Friday, November 20, 2009

Abusing Rationalism

Recall that in the broadest sense a rationalist is anyone who is predisposed to believe that all important knowledge is attainable. In this context note that one of the fundamental principles of rational dynamics is that the accumulation of knowledge brings with it greater power. This notion motivates self-centered individuals to seek knowledge for the purpose of increasing their power. In the long run, pursuing such an immature rationalist agenda will cause more problems than it solves. The great threat posed by rationalism is evident in the fact that the scientific and technological breakthroughs it continues to produce are providing increasingly efficient mechanisms for bringing about the end of humanity.

In the face of this danger we continue to eagerly embrace rationality. To understand why this is, first note that in more mundane circumstances it can be difficult to differentiate a rationalist from a mystic. But as situations become more challenging it becomes easier to distinguish those responding rationally from those reacting mystically. The rationalist contends that with sufficient time we can accumulate the knowledge to solve any problematic situation, regardless of its complexity. The mystic believes that for problems exceeding a certain scope, the knowledge to solve them either does not exist or resides forever beyond our rational grasp. It is this viewpoint that inclines mystics to appeal to external, often supernatural, agents for assistance with such challenges. This means that given the spectrum of perspectives extending from total rationality at one end to pure mysticism at the other, those adopting the more rationalist outlooks are more self-determined and personally empowered than those embracing more mystical points of view.

It is through the application of rationality that we increase our objective understanding of and control over our world. The subjectivity that manifests in the absence of rationality limits the precision with which we can share knowledge and experiences with others. This means that rationality is the most efficient mechanism for building an empirically confirmed consensus of knowledge that is immune to subjective uncertainty. Such a rationally-derived structure reflects the accumulated power of our intellect in that it is the foundation of our most consistent capacity to influence our surroundings. The story of the Tower of Babel is essentially the tale of a mystical God opposing such a program.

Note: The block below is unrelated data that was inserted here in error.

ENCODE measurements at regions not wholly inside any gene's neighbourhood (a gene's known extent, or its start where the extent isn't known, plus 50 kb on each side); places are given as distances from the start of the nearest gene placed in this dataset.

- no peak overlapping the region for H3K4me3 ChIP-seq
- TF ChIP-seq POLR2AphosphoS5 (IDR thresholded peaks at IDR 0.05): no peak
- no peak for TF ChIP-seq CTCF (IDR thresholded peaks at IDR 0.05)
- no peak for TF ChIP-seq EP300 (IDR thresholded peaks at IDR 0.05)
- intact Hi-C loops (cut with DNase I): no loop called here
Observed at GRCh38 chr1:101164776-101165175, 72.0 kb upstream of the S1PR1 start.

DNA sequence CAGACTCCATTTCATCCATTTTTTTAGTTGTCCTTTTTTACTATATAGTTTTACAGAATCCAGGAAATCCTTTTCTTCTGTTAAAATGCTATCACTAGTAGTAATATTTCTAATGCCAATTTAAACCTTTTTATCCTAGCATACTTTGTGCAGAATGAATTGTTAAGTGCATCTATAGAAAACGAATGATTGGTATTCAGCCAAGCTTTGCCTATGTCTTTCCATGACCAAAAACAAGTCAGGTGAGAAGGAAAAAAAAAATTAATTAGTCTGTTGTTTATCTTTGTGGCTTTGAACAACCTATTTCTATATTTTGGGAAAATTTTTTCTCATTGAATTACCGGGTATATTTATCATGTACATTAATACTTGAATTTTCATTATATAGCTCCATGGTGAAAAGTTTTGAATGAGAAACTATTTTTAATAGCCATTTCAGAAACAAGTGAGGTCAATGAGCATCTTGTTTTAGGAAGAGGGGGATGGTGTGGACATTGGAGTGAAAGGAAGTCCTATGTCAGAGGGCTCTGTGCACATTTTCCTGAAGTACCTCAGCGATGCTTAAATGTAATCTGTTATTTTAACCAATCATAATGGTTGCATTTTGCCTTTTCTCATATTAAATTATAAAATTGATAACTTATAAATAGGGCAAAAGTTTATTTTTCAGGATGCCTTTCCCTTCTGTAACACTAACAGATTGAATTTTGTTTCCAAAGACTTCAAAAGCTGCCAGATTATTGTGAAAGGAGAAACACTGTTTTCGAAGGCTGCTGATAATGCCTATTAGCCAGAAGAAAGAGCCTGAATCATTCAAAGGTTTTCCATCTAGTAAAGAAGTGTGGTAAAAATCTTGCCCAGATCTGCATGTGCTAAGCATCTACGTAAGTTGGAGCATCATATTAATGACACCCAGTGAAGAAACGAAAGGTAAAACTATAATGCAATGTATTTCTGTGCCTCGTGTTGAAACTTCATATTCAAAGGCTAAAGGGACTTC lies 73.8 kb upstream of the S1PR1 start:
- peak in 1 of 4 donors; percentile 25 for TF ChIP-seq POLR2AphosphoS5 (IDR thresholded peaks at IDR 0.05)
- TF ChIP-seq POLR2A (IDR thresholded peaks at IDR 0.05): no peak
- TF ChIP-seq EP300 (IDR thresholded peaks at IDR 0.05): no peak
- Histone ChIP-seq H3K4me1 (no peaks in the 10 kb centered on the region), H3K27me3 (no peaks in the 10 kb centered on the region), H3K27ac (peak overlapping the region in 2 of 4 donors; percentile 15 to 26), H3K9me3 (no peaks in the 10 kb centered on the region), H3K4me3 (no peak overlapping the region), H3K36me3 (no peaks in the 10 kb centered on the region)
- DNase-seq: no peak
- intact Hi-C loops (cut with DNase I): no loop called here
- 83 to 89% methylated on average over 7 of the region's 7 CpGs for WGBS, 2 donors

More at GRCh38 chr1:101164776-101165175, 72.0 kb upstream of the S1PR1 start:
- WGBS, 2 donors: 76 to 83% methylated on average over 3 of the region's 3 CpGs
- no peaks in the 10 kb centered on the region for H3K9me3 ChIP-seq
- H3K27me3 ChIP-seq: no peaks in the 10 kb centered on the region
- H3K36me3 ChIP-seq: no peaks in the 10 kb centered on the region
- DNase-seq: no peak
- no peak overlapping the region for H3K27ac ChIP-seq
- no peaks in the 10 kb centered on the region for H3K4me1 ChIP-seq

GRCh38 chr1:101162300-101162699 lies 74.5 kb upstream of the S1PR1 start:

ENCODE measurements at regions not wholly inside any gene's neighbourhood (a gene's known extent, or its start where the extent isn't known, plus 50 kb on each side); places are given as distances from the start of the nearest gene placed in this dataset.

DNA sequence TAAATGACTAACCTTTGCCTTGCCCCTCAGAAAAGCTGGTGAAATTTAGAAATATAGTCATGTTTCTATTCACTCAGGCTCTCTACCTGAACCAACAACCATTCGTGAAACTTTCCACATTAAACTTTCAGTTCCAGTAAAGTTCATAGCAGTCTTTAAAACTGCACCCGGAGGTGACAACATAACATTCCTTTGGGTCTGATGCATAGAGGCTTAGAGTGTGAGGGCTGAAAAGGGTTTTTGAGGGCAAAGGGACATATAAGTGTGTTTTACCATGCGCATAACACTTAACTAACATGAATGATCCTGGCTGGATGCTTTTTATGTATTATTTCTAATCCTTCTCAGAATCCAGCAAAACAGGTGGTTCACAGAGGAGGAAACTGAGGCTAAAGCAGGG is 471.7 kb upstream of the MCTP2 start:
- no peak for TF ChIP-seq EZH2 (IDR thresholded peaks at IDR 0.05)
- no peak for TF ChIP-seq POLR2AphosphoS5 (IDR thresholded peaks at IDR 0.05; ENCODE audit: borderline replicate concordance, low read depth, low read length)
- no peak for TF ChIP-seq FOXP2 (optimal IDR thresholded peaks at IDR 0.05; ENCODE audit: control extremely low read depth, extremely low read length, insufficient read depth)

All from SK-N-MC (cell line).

Appropriate resistance to such a rationalist agenda is based on understanding that increasing rationality does not necessarily correspond to increasing wisdom. As such, there is no guarantee that even the most brilliant rationalist has the maturity to pursue knowledge and accumulate the accompanying power, without also laying the groundwork for our extinction. This is because as long as knowing better does not automatically equate to doing better, we will always be able to think better than we can be.

This is the dynamic underlying the fact that, left to their own devices, immature rationalists have a tendency to be indifferent to the negative impact of their pursuits on others. These self-centered rationalists are often inclined to use the power they gain from amassing knowledge, to enrich themselves by exploiting others in ways that limit their victims’ growth. Such oppression represents the essence of evil.

To limit the spread of this condition throughout our society we must transition from a quest for the knowledge to subjugate our world, to an altruistic program to discover and fulfill a logical, unifying purpose that is not based on separating ourselves from everything else. The specific nature of this purpose will become evident as we find rational answers to our most important existential questions. These discoveries are the events that will facilitate the cultural transformation that will prevent our rational self-destruction. If we abandon the search for rational existential answers, this crucial social paradigm shift will most likely not occur.

In that eventuality, knowledge will become our ultimate weapon of mass destruction. The more we wield its accompanying power to further our own self interests, the more this knowledge will consume that which we should be encouraging to grow. Such ill-conceived choices are typically justified by our sense of self-importance, which expands with our power from a self-centered perspective.

In making the fundamental choice to always favor ourselves over others, we become susceptible to the principle of sentient dynamics that is characterized by the adage: “Power corrupts and absolute power corrupts absolutely”. In this context, the power we gain from a self-centered pursuit of a rationalist agenda will lead to an increasingly brutal world in which people increasingly prey on each other until we completely devour ourselves.

It is important to realize that if this is to be our fate it will be the result of an abuse of the rationalist program. Our rational self-destruction would not be due to the fact that we went in search of rational answers; it will be because along the way we became lost in our own self-importance and failed to develop wisdom required to safely handle what we discovered.

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